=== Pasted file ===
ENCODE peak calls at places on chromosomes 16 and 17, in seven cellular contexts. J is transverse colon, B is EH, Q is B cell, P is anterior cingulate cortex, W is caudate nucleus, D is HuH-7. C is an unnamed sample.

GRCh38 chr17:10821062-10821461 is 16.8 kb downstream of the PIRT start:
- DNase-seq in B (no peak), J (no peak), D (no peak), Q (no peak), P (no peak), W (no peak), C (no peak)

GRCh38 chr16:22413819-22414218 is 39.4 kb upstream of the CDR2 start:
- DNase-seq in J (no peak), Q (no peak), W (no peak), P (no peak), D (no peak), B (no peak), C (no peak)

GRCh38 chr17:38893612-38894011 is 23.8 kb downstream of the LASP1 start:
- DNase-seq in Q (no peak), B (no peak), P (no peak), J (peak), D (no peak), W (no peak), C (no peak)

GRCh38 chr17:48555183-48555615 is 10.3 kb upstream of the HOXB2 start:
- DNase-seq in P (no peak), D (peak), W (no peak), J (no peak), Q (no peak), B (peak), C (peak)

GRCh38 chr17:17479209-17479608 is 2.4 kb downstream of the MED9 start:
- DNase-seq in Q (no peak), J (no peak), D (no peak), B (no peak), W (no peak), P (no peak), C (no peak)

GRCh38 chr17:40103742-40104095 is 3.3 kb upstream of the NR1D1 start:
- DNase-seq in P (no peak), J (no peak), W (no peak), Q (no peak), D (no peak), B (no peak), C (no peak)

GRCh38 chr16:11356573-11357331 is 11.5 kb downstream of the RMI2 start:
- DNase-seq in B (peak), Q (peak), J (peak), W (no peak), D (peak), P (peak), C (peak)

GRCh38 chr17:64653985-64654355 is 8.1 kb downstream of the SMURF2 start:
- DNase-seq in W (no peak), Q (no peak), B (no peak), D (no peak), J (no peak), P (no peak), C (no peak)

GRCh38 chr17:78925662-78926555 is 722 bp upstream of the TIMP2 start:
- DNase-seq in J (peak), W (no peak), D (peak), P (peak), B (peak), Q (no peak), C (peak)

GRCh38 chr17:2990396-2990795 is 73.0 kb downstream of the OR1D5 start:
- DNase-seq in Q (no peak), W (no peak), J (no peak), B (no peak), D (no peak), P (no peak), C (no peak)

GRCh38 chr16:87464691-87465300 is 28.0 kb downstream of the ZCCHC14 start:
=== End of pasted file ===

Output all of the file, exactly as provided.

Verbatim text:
ENCODE peak calls at places on chromosomes 16 and 17, in seven cellular contexts. J is transverse colon, B is EH, Q is B cell, P is anterior cingulate cortex, W is caudate nucleus, D is HuH-7. C is an unnamed sample.

GRCh38 chr17:10821062-10821461 is 16.8 kb downstream of the PIRT start:
- DNase-seq in B (no peak), J (no peak), D (no peak), Q (no peak), P (no peak), W (no peak), C (no peak)

GRCh38 chr16:22413819-22414218 is 39.4 kb upstream of the CDR2 start:
- DNase-seq in J (no peak), Q (no peak), W (no peak), P (no peak), D (no peak), B (no peak), C (no peak)

GRCh38 chr17:38893612-38894011 is 23.8 kb downstream of the LASP1 start:
- DNase-seq in Q (no peak), B (no peak), P (no peak), J (peak), D (no peak), W (no peak), C (no peak)

GRCh38 chr17:48555183-48555615 is 10.3 kb upstream of the HOXB2 start:
- DNase-seq in P (no peak), D (peak), W (no peak), J (no peak), Q (no peak), B (peak), C (peak)

GRCh38 chr17:17479209-17479608 is 2.4 kb downstream of the MED9 start:
- DNase-seq in Q (no peak), J (no peak), D (no peak), B (no peak), W (no peak), P (no peak), C (no peak)

GRCh38 chr17:40103742-40104095 is 3.3 kb upstream of the NR1D1 start:
- DNase-seq in P (no peak), J (no peak), W (no peak), Q (no peak), D (no peak), B (no peak), C (no peak)

GRCh38 chr16:11356573-11357331 is 11.5 kb downstream of the RMI2 start:
- DNase-seq in B (peak), Q (peak), J (peak), W (no peak), D (peak), P (peak), C (peak)

GRCh38 chr17:64653985-64654355 is 8.1 kb downstream of the SMURF2 start:
- DNase-seq in W (no peak), Q (no peak), B (no peak), D (no peak), J (no peak), P (no peak), C (no peak)

GRCh38 chr17:78925662-78926555 is 722 bp upstream of the TIMP2 start:
- DNase-seq in J (peak), W (no peak), D (peak), P (peak), B (peak), Q (no peak), C (peak)

GRCh38 chr17:2990396-2990795 is 73.0 kb downstream of the OR1D5 start:
- DNase-seq in Q (no peak), W (no peak), J (no peak), B (no peak), D (no peak), P (no peak), C (no peak)

GRCh38 chr16:87464691-87465300 is 28.0 kb downstream of the ZCCHC14 start: